Raymond, Albert Camp
Age: 20, credited to Stowe, VT
Unit(s): 13th VT INF, 17th VT INF
Service: enl 9/8/62, m/i 10/10/62, Pvt, Co. E, 13th VT INF, m/o 7/21/63; enl 2/5/64, m/i 3/2/64, SGT, Co. C, 17th VT INF, wdd, 7/26/64, pr 1SGT, 12/24/64, comn 1LT, 3/11/65 (4/5/65), pr CPT, 6/26/65 (7/10/65);
See Legend for expansion of abbreviationsVITALS
Birth: 02/10/1842, Stowe, VT
Burial: Riverbank Cemetery, Stowe, VT
Gravestone researcher/photographer: Denis & Karen Jaquish
Findagrave Memorial #: 75732674
Alias?: None noted
Pension?: Yes, 2/1/1866; widow Alice A., 6/4/1908, VT
Portrait?: VHS Collections
College?: Not Found
Veterans Home?: Not Found
(If there are state digraphs above, this soldier spent some time in a state or national soldiers' home in that state after the war)
Remarks: 13th Vt. History off-site
Great Grandfather of Randy Raymond, Monson, MA
Great Grandfather of Cheryl Raymond Reed, Eldersburg, MD
2nd Great Grandfather of Nina Mandigo Berlin, Wolcott, VT
(Are you a descendant, but not listed? Register today)
Riverbank Cemetery, Stowe, VT
Check the cemetery for location/directions and other veterans who may be buried there.
ALBERT 0. RAYMOND was from the town of Stowe. Mustered out July 21st, 1863. Re-enlisted in Company C, 17th Vermont as Sergeant, promoted to Captain. Wounded July 26th, 1864. Mustered out July 14th, 1865. Died November 11th, 1895 at Stowe.
Source: Sturtevant's Pictorial History, Thirteenth Regiment, Vermont Volunteers, War of 1861-1865, p. 558
Raymond, Albert C., of Stowe, son of Asa and Jane (Lovejoy) Raymond, was born in Stowe, Feb. 10, 1842. His father is a prominent and lifelong resident of Stowe and has arrived at four-score years after a busy and successful career.
Albert C. studied in the public schools and in Barre Academy, then under the charge of Professor Spaulding. Immediately after the completion of his educational career in 1862 Mr. Raymond enlisted in Company E, 13th Regt. Vt. Vols., and July 3, 1863, helped to stem the tide of Pickett's charge at Gettysburg. Never absent from duty a single day, at his discharge he re-enlisted in the 17th Regt. and was in every general engagement from the Wilderness to Appomattox. On July 26, 1864, Lieutenant Raymond was wounded in the face and temporarily lost the use of his eyes, but he rejoined his command in October. His company in the battle of Petersburg Mine was reduced to a corporal and eight men, and it was as captain of this gallant little band that the subject of this sketch was mustered out at the expiration of his term of service.
On his return from these exciting scenes he determined to push his fortune in the West, and for eight years made his residence in the state of Iowa, where he engaged in farming. Here his children were born and here he had the misfortune to lose their excellent mother. Soon after this sad event he returned to his native town and engaged in various occupations including the care and labor involved in a small farm, while in addition he has given his attention to the settlement of estates and has acted as guardian and trustee.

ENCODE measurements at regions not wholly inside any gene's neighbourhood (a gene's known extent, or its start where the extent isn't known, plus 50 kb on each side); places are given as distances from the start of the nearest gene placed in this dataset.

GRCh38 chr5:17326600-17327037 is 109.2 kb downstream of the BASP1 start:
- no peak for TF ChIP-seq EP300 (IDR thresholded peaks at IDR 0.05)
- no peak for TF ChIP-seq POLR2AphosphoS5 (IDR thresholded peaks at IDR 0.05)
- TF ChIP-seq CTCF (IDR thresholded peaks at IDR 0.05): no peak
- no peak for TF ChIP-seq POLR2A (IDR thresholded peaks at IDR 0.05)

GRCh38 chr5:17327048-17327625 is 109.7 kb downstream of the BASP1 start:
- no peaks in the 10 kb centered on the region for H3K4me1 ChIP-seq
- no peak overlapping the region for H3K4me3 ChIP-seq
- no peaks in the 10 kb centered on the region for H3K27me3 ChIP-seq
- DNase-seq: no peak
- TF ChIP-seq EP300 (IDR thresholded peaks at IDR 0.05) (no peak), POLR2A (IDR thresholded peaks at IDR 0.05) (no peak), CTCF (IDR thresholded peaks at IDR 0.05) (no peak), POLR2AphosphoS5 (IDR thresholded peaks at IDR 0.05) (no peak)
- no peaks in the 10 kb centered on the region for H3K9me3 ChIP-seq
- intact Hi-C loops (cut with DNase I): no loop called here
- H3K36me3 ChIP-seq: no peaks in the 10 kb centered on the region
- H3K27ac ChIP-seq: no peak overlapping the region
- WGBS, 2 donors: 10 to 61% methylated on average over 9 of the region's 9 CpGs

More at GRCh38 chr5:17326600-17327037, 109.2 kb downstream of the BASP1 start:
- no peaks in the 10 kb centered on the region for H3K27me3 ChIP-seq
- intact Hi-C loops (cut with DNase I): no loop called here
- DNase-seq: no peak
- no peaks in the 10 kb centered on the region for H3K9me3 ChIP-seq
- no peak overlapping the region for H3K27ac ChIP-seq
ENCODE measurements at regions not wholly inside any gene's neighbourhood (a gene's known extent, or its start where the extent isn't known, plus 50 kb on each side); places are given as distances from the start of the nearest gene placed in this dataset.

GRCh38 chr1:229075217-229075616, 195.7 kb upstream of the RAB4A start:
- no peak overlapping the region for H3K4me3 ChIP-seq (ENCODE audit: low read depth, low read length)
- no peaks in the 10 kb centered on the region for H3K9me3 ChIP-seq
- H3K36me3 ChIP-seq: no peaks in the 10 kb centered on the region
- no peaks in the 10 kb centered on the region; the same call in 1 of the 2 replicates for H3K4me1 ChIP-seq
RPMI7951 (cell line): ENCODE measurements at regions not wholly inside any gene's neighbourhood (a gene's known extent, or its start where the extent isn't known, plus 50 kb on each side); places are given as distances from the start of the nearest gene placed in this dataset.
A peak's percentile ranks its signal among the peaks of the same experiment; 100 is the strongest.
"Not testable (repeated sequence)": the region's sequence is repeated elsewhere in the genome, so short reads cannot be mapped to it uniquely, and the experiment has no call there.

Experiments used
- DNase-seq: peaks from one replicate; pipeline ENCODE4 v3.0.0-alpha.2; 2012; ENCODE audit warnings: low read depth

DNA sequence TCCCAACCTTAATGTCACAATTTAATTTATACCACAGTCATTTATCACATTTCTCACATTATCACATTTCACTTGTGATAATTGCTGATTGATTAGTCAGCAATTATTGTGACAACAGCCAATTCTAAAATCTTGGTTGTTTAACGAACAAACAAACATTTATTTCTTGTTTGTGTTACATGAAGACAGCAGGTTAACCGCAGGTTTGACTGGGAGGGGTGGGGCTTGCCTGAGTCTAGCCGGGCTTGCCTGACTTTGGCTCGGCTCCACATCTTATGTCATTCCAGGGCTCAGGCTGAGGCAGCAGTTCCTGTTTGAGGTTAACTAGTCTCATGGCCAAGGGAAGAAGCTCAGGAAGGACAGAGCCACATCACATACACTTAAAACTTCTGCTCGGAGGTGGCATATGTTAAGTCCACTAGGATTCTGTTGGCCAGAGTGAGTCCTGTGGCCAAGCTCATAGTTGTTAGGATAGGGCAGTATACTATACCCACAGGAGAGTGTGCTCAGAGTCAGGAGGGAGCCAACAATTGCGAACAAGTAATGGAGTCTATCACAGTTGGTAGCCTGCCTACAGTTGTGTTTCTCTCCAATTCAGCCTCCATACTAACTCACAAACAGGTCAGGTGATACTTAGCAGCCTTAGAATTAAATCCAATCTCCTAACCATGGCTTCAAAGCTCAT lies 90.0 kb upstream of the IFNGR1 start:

He married, June 11, 1865, Priscilla, daughter of John and Louisa (Town) Moody of Stowe. Their union was blessed with three children: Louis H., Louise (Mrs. Fred Fogg of Enfield, N. H.), and Maud B. Mrs. Raymond died in 1872, and Mr. Raymond later espoused Martha, daughter of Hiram Smalley of Greensboro, who departed this life in April, 1882. Mr. Raymond's third alliance was contracted in 1883 with Alice, daughter of Medad and Patty (Miller) Hitchcock. Of this union three sons were issue, one of whom, Paul, alone survives.
Mr. Raymond for many years has discharged the duties of selectman and town clerk, was made postmaster in 1889 and still holds that position. He was also a member of the General Assembly in 1886 and served on the special committee on the division of the town of Rutland.
He belongs to the order of the Loyal Legion and is past commander of H. H. Smith Post, G.A.R., of Stowe. Thirty years since, he became a Free Mason, and has repeatedly filled the master's chair in Mystic Lodge, No. 56, which holds its communications in his native town.
Source: Jacob G. Ullery, compiler, Men of Vermont: An Illustrated Biographical History of Vermonters and Sons of Vermont, (Transcript Publishing Company, Brattleboro, VT, 1894), Part II, p. 333.